Benefit deductions are deepening poverty in Leeds

Leeds residents are increasingly having to borrow from loan sharks and high-interest lenders to meet their basic needs because of issues with their benefits, according to new research.

The University of Leeds report found that people in some of the city’s most deprived areas are going cold and hungry as the cost of living crisis deepens.

According to the report, “Deep Poverty: Everyday Financial Crisis in Leeds”, cash deductions from the already low level of their benefits are having a devastating impact.

People in Beeston, Armley, Gipton and Harehills are among some of those worst affected with people regularly skipping meals, not using gas or electric for weeks and pawning their personal possessions.

“The economic gap between Leeds and the rest of the UK has widened in recent years, pushing some into deeper, more severe financial crisis,” explains lead author of the report, Dr Daniel Edmiston, of Leeds’ School of Sociology and Social Policy.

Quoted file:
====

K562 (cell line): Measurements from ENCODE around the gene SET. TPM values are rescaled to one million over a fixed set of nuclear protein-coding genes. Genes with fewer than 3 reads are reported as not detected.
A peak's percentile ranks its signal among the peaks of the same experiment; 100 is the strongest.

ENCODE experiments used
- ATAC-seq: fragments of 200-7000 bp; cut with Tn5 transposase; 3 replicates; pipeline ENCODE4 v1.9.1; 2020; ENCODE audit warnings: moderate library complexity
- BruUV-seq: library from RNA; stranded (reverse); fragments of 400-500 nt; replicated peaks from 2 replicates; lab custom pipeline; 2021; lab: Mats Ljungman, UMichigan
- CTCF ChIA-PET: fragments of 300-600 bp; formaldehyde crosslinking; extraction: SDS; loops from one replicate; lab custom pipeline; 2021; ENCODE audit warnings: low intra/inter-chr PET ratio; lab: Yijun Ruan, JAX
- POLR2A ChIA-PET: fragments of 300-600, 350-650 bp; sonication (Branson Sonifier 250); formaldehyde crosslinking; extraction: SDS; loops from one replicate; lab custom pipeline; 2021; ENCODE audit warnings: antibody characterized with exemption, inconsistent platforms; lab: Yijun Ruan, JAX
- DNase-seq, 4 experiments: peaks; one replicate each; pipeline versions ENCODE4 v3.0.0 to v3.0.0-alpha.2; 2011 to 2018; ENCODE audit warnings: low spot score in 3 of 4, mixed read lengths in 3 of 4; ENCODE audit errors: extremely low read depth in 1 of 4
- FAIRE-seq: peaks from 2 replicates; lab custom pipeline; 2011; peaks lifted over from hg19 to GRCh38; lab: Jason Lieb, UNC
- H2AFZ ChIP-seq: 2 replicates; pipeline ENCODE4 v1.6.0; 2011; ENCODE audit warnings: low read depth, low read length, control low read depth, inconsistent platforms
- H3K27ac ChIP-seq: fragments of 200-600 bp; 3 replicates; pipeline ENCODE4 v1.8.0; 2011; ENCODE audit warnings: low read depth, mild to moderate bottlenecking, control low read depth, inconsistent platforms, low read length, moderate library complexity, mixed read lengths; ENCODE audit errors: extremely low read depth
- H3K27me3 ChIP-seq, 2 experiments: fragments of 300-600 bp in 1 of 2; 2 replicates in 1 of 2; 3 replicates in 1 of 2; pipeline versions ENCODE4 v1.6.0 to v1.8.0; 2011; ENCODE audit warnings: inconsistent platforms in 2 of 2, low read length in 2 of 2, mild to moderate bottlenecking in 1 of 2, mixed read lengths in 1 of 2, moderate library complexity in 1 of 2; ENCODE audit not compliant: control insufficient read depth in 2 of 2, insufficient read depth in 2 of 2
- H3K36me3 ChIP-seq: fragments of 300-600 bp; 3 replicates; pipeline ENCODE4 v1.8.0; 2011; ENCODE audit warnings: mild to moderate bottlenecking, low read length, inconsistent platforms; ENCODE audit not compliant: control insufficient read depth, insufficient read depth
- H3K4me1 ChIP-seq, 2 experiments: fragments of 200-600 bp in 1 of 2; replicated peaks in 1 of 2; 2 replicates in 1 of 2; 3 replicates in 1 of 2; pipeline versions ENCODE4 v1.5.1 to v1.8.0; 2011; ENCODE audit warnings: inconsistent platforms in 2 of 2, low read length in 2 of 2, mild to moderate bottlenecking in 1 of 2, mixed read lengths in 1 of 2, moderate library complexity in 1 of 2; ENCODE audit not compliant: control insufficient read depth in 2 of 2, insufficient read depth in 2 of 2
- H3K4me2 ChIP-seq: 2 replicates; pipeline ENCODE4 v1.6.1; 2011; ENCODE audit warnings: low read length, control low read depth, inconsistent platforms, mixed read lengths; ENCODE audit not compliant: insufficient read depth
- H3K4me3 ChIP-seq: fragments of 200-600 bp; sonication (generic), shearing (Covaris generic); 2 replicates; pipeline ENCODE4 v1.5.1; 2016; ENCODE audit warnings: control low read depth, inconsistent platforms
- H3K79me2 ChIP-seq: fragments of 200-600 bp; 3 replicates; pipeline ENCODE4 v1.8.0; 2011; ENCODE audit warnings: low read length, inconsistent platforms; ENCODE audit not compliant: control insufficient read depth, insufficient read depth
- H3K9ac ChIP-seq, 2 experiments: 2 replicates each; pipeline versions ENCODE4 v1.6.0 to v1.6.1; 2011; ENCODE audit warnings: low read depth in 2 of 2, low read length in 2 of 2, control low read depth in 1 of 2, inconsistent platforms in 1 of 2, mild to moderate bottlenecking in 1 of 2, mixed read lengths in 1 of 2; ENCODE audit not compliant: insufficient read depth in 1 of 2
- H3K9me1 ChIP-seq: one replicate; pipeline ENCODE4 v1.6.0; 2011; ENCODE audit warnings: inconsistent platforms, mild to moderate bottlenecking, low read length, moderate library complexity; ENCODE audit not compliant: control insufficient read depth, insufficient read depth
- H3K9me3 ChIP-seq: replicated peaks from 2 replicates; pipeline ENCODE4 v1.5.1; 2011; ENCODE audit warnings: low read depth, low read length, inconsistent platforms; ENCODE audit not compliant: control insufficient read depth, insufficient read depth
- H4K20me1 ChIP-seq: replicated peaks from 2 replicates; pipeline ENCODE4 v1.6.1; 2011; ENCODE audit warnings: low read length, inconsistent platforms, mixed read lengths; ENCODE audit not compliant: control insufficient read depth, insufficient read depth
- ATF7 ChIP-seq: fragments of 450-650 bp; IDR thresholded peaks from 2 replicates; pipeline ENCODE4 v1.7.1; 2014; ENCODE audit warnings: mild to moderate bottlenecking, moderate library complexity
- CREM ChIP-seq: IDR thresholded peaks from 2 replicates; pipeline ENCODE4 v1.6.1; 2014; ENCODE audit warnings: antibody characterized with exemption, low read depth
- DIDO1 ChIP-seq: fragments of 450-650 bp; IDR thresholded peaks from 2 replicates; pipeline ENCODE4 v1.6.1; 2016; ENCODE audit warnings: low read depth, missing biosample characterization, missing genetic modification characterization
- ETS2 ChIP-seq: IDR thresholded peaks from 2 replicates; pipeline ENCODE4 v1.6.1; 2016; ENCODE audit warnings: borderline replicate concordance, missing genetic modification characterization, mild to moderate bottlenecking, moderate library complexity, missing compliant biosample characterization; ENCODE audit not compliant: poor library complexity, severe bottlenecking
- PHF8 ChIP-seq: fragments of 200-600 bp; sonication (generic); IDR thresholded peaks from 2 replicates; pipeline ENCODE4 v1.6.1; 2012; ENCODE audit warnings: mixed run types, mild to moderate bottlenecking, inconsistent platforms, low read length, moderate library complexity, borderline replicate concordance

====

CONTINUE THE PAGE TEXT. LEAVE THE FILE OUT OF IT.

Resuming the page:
Rising inflation is increasing the risk and severity of poverty. Rather than acting as a safety net at this difficult time, the social security system is functioning as a debt collector for many with 45% of Universal Credit claimants losing up to 25% of their entitlement due to benefit deductions, recovery of advance payments or arrears.

According to the report, more than £18 million per year is being “withheld” in Universal Credit payments alone from the lowest-income households across Leeds, undermining the Levelling Up agenda within and between regions.

As a result, many of those claiming benefits are trapped in a poverty-debt trap and are increasingly turning towards short-term, high interest loan providers and loan sharks to buy essentials such as food, gas and electricity.